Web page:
Friedenreich made his debut for Germania in 1909 as part of a squad full of German players and in his very first season was attracting potential suitors from further afield. For the next four years, Friedenreich plied his trade with four different clubs and dazzled at all of them. His goalscoring records improved with every passing season. In 1912 the striker finished as the highest scorer in the São Paulo League with 16 goals and the pattern continued almost every season from then on. In 1914 Friedenreich’s club form attracted attention from the national side and he was called up to don the yellow of the seleçao for a debut against travelling English side Exeter City. Legend has it that Friedenreich lost two front teeth in a heavy tackle during the game but still had carried on to the end.
A move to CA Paulistano in 1916 became the most important one of his career. Over the next 12 years there, Friedenreich helped them win the Campeonato Paulista six times while he himself finished as top scorer on a similar number of occasions. In 1919 his reputation soared as his goal against Uruguay in the final of the third South American championship saw the Seleção win an international trophy for the first time ever. The triumph was celebrated on the streets of Rio and São Paulo and Friedenreich’s name was sung across the country.
It was hoped that Friedenreich could well do something similar for Brazil at the 1930 World Cup, but due to strange political reasons he was never even called up for the tournament. Remember these were times when there were no professional footballers in Brazil and Europe. When Uruguay was selected as hosts for the 1930 tournament, they were considered to be the strongest footballing country in the world and FIFA was finding it difficult to convince countries like Spain, Germany and Italy to take part in the tournament because of the travel logistics – it would have taken players 15 to 20 days to reach Uruguay by boat and, after staying there for nearly a month, the return trip would be a similar length. And since the players in questions were all amateurs, there was always a risk that they would lose their jobs back home while participating at the World Cup.
So Italy, Hungary, Spain and Germany declined FIFA’s invite to play in the tournament, whereas Romania, Yugoslavia, Belgium and France did all decide to travel to the tournament on the same boat. En route to Uruguay, the boat docked in Rio de Janeiro to pick up the Brazilian national side and because of that, only Rio-based players had been selected to represent the national side. Poor Friedenreich, who probably deserved a call-up more than anyone else, missed out because he was from São Paulo.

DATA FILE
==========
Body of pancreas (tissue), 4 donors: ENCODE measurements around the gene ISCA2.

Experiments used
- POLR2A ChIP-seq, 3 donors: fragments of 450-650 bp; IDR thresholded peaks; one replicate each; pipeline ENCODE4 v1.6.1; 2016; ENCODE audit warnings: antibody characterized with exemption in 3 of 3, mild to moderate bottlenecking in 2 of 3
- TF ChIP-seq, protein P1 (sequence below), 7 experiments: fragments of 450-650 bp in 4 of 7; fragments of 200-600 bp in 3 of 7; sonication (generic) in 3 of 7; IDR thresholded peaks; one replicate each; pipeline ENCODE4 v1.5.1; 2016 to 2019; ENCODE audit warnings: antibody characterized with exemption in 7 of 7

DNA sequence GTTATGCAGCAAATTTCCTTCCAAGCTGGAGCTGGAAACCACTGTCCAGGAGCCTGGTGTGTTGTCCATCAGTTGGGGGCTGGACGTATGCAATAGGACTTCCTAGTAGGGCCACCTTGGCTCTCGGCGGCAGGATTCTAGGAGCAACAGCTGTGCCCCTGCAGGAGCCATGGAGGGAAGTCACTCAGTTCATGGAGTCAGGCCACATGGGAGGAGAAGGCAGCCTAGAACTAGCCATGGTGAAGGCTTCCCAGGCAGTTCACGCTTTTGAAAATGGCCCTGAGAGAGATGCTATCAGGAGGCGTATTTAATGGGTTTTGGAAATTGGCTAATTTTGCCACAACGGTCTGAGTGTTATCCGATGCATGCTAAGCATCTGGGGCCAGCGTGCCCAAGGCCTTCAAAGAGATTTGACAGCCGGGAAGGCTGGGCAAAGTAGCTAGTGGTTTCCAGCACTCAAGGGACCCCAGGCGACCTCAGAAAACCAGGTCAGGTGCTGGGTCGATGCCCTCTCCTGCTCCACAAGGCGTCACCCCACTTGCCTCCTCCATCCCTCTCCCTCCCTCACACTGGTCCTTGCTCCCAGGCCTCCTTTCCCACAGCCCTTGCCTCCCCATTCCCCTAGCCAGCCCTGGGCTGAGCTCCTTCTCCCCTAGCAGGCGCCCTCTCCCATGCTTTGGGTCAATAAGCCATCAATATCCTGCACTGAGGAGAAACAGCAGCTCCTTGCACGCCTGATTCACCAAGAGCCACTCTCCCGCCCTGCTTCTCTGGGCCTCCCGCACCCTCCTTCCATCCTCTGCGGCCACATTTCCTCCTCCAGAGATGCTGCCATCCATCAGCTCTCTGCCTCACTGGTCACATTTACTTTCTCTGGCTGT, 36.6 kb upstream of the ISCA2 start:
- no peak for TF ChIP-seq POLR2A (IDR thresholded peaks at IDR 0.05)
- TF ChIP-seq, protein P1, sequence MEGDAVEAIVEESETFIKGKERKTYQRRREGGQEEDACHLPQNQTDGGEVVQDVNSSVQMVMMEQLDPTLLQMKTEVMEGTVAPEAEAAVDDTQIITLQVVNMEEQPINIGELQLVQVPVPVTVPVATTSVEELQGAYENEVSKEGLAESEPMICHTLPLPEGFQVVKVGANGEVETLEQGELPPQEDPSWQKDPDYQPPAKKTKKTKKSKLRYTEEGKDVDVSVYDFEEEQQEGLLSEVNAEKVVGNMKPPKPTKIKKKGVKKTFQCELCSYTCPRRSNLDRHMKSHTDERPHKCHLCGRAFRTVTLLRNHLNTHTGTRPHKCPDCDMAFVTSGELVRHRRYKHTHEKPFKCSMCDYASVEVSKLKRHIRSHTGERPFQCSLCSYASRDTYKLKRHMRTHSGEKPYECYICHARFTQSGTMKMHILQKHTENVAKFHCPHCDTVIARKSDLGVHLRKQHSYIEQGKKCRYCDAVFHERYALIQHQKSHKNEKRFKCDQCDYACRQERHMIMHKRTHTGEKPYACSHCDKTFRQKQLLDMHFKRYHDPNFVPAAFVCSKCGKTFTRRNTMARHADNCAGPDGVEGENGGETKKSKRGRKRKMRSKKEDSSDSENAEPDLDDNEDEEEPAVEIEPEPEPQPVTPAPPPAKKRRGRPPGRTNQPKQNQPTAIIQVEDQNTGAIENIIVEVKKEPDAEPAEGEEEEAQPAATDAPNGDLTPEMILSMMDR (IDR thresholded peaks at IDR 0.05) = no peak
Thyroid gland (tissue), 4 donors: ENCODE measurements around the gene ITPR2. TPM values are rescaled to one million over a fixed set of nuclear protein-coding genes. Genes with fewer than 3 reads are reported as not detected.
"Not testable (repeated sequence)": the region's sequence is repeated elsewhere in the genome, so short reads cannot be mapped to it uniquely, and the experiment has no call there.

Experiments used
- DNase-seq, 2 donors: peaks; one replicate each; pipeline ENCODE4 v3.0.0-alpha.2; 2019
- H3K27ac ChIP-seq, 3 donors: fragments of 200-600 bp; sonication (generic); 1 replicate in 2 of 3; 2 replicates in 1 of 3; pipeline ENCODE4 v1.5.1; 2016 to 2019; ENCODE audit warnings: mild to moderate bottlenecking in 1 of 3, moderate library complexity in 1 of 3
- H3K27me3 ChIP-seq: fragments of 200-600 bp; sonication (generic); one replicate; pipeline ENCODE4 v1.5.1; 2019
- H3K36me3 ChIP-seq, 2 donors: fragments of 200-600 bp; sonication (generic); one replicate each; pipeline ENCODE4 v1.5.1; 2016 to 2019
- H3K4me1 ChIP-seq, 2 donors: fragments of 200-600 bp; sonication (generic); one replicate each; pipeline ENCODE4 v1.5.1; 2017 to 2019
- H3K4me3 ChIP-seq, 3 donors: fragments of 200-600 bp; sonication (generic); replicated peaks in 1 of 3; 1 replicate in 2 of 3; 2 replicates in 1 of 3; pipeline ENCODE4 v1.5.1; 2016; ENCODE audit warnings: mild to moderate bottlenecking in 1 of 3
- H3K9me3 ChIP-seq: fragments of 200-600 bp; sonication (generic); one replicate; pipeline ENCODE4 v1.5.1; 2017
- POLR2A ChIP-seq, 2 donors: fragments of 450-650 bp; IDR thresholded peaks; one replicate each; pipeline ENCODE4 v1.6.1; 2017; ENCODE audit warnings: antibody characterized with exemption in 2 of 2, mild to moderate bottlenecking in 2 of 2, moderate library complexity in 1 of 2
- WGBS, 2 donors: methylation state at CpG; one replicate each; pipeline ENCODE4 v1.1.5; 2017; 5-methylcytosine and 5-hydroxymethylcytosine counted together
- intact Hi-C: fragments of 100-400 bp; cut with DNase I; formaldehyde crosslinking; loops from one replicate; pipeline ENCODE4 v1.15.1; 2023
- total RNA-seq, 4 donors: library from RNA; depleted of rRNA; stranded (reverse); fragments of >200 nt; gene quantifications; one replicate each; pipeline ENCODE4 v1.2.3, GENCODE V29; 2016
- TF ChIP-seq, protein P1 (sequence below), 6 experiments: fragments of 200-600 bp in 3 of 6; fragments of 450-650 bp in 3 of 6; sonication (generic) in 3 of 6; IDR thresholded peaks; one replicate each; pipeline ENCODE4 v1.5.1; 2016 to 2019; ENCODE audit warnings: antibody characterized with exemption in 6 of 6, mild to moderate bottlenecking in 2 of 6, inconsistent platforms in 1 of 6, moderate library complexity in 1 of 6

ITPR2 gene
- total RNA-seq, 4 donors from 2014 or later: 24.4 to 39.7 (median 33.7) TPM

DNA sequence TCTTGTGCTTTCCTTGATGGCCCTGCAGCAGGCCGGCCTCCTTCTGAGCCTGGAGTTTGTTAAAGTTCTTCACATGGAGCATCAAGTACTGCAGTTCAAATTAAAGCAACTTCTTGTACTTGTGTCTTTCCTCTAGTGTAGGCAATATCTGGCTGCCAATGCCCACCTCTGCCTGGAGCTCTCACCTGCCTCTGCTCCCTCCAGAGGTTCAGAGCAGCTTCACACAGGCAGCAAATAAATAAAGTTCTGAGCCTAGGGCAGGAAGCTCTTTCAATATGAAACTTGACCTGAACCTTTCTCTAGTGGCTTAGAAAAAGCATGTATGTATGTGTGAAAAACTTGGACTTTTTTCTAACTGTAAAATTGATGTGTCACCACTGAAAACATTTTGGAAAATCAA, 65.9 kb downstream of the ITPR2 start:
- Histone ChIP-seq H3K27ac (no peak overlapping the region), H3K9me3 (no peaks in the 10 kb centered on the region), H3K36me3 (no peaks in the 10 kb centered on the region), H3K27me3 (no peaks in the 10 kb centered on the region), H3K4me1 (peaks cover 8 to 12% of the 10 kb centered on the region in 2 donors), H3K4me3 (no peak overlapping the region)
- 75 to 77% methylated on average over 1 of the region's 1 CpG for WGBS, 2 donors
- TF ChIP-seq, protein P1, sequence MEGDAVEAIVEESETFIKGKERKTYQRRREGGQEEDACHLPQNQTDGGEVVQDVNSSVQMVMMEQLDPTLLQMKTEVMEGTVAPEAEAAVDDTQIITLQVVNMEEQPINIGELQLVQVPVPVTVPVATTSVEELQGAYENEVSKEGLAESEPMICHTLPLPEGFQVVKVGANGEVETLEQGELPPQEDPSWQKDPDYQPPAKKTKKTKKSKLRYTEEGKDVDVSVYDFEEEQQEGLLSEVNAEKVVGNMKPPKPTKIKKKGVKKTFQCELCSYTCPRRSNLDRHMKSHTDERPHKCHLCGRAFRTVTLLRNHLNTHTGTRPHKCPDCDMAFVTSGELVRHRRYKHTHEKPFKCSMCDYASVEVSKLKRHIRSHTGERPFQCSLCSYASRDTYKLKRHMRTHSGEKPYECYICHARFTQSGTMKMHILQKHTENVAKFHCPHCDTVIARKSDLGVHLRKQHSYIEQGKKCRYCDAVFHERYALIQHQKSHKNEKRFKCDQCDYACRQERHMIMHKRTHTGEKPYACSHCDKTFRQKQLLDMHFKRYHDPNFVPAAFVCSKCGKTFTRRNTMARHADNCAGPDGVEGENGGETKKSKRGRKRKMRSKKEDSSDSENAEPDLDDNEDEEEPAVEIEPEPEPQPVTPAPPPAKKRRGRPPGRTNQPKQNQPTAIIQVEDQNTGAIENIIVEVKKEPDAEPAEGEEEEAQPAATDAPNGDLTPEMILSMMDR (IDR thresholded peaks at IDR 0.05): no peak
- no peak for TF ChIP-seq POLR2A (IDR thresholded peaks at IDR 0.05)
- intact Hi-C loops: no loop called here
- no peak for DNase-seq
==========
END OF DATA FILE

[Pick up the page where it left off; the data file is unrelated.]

Probably the peak of Friedenreich’s career had come five years earlier in 1925. Paulistano organised a trip to Europe and scheduled ten games to play, nine of which were duly won with the other ending in defeat. The Brazilians scored 30 times in these games and Friedenreich scored eleven of them, a rate which really captured the imagination of the watching fans – so much so that the French press labelled the striker as ‘The King of Soccer’ for his goal-scoring antics. Upon their return to Brazil, Friedenreich and his teammates received deserved heroes welcome.
Four years later events took a disappointing turn not just for Friedenreich, but for the whole Paulistano club itself. The early 1930s is often described by football historians as a time when there existed a constant and a stern tussle between people who wanted the game to pursue the route of professionalism and those who wanted the game to stay amateur. In 1933 the advocates of professionalism won out and the rules were changed, but Paulistano remained one of the few clubs still very much opposed to that idea.
This was a club founded by the elites and a majority of the board members drew their income from the coffee industry. The club’s long-time president Antonio da Silva Prado and his great-grandfather had earned fortunes from real estate and invested much of it in the thriving coffee plantations. There was little need for them to earn money from football when they had other much more lucrative sources for achieving this.
Because of this strong stand in favour of retaining amateur status, Paulistano dispensed with all their players, including Friedenreich, who was now without a club. Soon after he and some of his former Paulistano teammates joined São Paulo. After the debacle and frustration surrounding the political reasons for why only Rio-based players were called up for the national team to attend the 1930 World Cup, Friedenreich was deemed too old to play in the tournament in 1934 and that marked the end of his international career. A year on, he retired from playing football altogether with his last club being Flamengo, ironically Rio-based.
It is often claimed that Friedenreich didn’t just have greater talent than Pelé, but he appears to have a better goalscoring record than the Santos man too. Arthur Friedenreich is reckoned to have scored around 1329 goals throughout his career, though records are understandably sketchy. There seems to proper evidence of about 560 goals but little or incomplete documentation for the many goals that he scored in friendlies and other non-official matches. He might never attract the attention and credit he deserves, but it’s beyond question that he was probably Brazil’s first footballing superstar and stands as one of the country’s greats.
Political and race issues held Friedenreich back, but he overcame those impediments to become the first Brazilian player to set the tone for how football in that country was meant to be played. It reflected an aura of freedom, freshness and an expression of how the country’s population at that point was yearning for freedom of control from foreign powers. If not for this man who barely earned a cent while dazzling his compatriots and making them dream, Brazil would probably have not become the footballing power we know it as today.